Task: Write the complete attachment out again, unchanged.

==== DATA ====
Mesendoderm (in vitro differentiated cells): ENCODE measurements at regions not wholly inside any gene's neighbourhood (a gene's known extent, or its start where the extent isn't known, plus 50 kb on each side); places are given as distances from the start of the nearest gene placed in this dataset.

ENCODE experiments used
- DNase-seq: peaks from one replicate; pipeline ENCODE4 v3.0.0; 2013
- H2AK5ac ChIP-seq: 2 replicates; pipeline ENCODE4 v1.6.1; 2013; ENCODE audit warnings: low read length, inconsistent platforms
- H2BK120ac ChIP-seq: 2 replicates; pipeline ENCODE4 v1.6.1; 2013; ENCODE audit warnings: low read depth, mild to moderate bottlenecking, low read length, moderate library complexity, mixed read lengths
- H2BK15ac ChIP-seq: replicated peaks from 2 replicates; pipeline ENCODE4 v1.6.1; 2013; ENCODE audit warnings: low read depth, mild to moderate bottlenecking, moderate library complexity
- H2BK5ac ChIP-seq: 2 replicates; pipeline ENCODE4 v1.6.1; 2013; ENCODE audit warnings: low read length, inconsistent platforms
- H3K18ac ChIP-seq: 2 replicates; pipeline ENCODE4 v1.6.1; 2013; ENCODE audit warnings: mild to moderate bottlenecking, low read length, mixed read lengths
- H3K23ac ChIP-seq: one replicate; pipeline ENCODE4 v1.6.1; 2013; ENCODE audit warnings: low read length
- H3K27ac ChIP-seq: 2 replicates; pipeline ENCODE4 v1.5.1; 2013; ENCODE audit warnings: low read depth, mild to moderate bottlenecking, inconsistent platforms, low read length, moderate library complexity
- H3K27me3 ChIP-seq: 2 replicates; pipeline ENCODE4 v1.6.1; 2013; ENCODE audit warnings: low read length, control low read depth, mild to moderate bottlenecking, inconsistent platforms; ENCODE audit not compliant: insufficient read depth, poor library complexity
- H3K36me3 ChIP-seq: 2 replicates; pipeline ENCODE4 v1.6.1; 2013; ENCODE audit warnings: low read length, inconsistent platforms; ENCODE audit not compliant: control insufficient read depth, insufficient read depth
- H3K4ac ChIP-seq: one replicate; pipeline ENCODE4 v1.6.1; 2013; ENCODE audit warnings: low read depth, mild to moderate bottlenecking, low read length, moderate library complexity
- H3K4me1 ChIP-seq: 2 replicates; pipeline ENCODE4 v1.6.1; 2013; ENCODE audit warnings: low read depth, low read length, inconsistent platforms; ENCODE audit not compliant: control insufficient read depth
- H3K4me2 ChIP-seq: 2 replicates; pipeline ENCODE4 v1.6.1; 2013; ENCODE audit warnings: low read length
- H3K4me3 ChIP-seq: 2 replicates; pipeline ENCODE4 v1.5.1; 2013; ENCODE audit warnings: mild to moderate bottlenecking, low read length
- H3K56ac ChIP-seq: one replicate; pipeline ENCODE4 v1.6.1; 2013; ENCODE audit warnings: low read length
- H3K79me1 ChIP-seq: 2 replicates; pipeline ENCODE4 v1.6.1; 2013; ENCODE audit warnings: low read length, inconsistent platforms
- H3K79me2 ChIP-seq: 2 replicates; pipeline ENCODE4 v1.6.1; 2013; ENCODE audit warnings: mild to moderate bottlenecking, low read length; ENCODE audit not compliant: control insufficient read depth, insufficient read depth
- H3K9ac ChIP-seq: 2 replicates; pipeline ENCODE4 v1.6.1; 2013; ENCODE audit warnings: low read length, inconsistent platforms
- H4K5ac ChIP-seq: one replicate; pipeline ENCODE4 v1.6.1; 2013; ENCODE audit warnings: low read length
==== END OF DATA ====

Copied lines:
Mesendoderm (in vitro differentiated cells): ENCODE measurements at regions not wholly inside any gene's neighbourhood (a gene's known extent, or its start where the extent isn't known, plus 50 kb on each side); places are given as distances from the start of the nearest gene placed in this dataset.

ENCODE experiments used
- DNase-seq: peaks from one replicate; pipeline ENCODE4 v3.0.0; 2013
- H2AK5ac ChIP-seq: 2 replicates; pipeline ENCODE4 v1.6.1; 2013; ENCODE audit warnings: low read length, inconsistent platforms
- H2BK120ac ChIP-seq: 2 replicates; pipeline ENCODE4 v1.6.1; 2013; ENCODE audit warnings: low read depth, mild to moderate bottlenecking, low read length, moderate library complexity, mixed read lengths
- H2BK15ac ChIP-seq: replicated peaks from 2 replicates; pipeline ENCODE4 v1.6.1; 2013; ENCODE audit warnings: low read depth, mild to moderate bottlenecking, moderate library complexity
- H2BK5ac ChIP-seq: 2 replicates; pipeline ENCODE4 v1.6.1; 2013; ENCODE audit warnings: low read length, inconsistent platforms
- H3K18ac ChIP-seq: 2 replicates; pipeline ENCODE4 v1.6.1; 2013; ENCODE audit warnings: mild to moderate bottlenecking, low read length, mixed read lengths
- H3K23ac ChIP-seq: one replicate; pipeline ENCODE4 v1.6.1; 2013; ENCODE audit warnings: low read length
- H3K27ac ChIP-seq: 2 replicates; pipeline ENCODE4 v1.5.1; 2013; ENCODE audit warnings: low read depth, mild to moderate bottlenecking, inconsistent platforms, low read length, moderate library complexity
- H3K27me3 ChIP-seq: 2 replicates; pipeline ENCODE4 v1.6.1; 2013; ENCODE audit warnings: low read length, control low read depth, mild to moderate bottlenecking, inconsistent platforms; ENCODE audit not compliant: insufficient read depth, poor library complexity
- H3K36me3 ChIP-seq: 2 replicates; pipeline ENCODE4 v1.6.1; 2013; ENCODE audit warnings: low read length, inconsistent platforms; ENCODE audit not compliant: control insufficient read depth, insufficient read depth
- H3K4ac ChIP-seq: one replicate; pipeline ENCODE4 v1.6.1; 2013; ENCODE audit warnings: low read depth, mild to moderate bottlenecking, low read length, moderate library complexity
- H3K4me1 ChIP-seq: 2 replicates; pipeline ENCODE4 v1.6.1; 2013; ENCODE audit warnings: low read depth, low read length, inconsistent platforms; ENCODE audit not compliant: control insufficient read depth
- H3K4me2 ChIP-seq: 2 replicates; pipeline ENCODE4 v1.6.1; 2013; ENCODE audit warnings: low read length
- H3K4me3 ChIP-seq: 2 replicates; pipeline ENCODE4 v1.5.1; 2013; ENCODE audit warnings: mild to moderate bottlenecking, low read length
- H3K56ac ChIP-seq: one replicate; pipeline ENCODE4 v1.6.1; 2013; ENCODE audit warnings: low read length
- H3K79me1 ChIP-seq: 2 replicates; pipeline ENCODE4 v1.6.1; 2013; ENCODE audit warnings: low read length, inconsistent platforms
- H3K79me2 ChIP-seq: 2 replicates; pipeline ENCODE4 v1.6.1; 2013; ENCODE audit warnings: mild to moderate bottlenecking, low read length; ENCODE audit not compliant: control insufficient read depth, insufficient read depth
- H3K9ac ChIP-seq: 2 replicates; pipeline ENCODE4 v1.6.1; 2013; ENCODE audit warnings: low read length, inconsistent platforms
- H4K5ac ChIP-seq: one replicate; pipeline ENCODE4 v1.6.1; 2013; ENCODE audit warnings: low read length